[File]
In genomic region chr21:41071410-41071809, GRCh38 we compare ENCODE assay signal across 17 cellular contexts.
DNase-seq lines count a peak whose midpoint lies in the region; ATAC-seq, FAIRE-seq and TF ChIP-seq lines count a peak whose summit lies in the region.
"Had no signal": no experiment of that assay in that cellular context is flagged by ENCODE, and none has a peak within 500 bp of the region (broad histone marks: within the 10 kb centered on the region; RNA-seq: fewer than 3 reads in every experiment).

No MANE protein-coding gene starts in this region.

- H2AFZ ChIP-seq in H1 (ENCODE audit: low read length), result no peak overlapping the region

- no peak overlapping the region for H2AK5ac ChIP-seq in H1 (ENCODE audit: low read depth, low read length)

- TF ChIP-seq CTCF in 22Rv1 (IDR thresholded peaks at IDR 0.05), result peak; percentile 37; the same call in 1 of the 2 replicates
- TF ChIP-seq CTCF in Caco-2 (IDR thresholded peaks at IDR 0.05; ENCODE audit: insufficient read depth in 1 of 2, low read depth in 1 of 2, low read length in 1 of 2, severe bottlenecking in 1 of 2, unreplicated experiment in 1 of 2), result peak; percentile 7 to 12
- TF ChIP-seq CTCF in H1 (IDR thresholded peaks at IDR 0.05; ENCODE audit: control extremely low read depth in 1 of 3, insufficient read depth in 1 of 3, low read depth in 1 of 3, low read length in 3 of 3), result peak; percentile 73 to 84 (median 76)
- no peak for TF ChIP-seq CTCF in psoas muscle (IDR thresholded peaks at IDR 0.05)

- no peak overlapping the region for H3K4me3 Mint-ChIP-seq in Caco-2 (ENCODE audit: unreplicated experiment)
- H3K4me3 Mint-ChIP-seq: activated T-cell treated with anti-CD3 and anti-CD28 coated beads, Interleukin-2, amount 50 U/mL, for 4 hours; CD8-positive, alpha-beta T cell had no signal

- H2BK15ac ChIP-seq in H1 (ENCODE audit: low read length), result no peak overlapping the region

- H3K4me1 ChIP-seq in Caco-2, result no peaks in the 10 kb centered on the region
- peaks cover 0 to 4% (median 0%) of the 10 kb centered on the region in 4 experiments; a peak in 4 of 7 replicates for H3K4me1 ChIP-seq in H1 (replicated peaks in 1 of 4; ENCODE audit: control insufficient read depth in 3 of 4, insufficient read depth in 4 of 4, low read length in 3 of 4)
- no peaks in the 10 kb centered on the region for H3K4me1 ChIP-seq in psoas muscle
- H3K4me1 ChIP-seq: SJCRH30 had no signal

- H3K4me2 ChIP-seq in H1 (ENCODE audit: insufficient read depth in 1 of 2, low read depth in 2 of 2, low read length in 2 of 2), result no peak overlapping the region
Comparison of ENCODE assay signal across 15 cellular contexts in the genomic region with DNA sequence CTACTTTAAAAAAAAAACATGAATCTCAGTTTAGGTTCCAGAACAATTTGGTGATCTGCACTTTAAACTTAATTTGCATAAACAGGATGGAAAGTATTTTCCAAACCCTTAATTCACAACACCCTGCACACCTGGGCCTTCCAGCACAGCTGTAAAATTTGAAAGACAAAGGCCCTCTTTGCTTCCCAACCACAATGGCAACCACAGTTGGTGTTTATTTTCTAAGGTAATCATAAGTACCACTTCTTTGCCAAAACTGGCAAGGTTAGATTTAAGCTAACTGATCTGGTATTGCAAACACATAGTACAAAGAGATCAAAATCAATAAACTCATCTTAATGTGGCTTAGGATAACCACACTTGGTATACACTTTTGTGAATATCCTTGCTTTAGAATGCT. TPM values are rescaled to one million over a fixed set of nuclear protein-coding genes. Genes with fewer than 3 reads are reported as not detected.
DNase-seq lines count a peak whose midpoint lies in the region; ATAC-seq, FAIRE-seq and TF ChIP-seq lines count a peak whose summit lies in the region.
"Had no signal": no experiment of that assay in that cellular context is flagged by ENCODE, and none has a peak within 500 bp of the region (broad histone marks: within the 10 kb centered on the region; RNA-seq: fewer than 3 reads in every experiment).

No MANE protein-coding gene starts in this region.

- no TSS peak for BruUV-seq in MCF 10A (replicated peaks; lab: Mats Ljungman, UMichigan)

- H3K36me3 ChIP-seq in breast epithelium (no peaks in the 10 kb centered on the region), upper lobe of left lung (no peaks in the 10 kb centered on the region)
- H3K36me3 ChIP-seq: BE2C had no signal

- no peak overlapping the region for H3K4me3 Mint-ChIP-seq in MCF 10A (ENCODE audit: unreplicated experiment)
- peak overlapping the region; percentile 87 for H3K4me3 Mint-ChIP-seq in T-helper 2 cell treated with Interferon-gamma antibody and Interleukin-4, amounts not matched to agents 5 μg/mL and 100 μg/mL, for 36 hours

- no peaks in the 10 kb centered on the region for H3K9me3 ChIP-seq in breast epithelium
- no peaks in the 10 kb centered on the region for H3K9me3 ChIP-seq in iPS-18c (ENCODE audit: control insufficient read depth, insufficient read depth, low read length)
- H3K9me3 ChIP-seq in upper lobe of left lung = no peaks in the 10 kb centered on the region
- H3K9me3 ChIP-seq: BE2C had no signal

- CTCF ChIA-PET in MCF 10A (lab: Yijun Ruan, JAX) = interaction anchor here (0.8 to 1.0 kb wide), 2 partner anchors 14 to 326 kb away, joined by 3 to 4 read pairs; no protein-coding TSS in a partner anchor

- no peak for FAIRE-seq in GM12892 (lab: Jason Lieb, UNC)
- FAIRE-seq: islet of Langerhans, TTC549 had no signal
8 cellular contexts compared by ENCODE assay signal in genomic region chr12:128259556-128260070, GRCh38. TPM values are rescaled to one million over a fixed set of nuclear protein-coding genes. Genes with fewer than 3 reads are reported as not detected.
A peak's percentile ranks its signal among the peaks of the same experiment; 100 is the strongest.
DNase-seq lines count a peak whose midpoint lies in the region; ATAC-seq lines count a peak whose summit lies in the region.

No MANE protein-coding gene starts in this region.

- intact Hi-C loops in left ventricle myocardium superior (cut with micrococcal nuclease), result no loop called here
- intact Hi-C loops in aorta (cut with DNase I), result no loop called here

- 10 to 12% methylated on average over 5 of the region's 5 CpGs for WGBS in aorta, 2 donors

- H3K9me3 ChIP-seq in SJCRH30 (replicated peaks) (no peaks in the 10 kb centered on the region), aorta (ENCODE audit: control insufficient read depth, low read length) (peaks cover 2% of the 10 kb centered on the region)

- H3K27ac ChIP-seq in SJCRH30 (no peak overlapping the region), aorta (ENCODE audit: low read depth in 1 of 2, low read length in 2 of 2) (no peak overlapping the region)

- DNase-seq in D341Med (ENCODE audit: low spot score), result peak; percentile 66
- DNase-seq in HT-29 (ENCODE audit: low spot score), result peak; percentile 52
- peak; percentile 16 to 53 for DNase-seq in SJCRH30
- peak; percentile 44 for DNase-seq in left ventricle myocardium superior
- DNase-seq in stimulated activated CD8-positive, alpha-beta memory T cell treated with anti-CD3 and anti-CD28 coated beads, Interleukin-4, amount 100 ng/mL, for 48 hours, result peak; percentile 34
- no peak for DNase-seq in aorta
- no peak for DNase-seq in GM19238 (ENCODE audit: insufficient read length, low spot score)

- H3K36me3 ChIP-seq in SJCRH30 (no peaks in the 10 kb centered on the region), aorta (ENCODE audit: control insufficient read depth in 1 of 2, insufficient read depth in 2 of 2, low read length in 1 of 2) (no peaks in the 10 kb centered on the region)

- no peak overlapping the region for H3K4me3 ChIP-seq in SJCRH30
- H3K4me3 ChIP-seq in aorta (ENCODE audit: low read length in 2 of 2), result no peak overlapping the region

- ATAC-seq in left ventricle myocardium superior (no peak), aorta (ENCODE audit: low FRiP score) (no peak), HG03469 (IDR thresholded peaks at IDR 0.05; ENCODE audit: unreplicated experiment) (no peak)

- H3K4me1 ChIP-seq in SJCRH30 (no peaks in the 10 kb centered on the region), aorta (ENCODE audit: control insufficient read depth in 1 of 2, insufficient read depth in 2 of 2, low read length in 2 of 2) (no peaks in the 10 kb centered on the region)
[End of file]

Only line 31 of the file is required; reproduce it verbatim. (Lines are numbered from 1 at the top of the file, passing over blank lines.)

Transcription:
- H3K9me3 ChIP-seq: BE2C had no signal